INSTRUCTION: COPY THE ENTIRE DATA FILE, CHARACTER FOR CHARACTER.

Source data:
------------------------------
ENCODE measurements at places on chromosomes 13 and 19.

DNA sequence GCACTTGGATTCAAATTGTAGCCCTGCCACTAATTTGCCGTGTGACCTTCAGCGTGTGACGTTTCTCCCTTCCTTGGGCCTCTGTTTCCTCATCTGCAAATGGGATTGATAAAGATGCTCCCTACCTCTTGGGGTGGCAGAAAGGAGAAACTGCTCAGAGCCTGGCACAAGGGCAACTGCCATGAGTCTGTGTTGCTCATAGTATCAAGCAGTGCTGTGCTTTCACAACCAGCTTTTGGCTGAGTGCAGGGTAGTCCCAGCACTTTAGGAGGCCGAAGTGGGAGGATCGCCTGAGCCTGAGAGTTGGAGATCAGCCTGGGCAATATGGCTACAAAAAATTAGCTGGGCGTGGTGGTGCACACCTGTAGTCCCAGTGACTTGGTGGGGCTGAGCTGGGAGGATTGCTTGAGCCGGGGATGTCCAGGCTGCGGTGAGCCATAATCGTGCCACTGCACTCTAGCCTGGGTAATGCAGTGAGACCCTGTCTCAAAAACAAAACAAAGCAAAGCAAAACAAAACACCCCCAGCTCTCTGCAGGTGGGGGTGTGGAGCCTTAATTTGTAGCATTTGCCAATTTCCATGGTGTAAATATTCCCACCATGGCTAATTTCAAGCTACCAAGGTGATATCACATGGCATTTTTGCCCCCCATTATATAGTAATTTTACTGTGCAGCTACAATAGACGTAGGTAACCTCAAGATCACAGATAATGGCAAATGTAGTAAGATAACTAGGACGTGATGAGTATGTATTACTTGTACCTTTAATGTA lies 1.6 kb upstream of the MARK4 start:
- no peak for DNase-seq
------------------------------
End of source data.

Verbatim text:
ENCODE measurements at places on chromosomes 13 and 19.

DNA sequence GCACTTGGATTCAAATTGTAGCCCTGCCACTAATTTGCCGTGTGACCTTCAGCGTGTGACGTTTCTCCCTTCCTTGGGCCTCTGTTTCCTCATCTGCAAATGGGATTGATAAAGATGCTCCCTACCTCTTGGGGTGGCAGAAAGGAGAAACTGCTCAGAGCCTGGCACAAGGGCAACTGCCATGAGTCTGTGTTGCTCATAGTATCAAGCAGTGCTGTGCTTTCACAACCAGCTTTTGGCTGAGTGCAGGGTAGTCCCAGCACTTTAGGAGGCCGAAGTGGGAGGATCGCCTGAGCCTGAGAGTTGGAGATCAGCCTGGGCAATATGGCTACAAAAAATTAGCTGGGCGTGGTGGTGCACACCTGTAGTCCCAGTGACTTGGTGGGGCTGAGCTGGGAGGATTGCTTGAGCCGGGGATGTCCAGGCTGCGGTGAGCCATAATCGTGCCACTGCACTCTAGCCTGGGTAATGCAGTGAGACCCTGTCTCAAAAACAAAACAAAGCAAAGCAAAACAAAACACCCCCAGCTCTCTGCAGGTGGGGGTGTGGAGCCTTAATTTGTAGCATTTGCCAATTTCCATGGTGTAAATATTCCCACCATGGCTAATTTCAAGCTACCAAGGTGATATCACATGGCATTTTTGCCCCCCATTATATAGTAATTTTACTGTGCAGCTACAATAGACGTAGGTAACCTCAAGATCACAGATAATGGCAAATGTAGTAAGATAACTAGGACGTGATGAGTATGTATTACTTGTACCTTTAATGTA lies 1.6 kb upstream of the MARK4 start:
- no peak for DNase-seq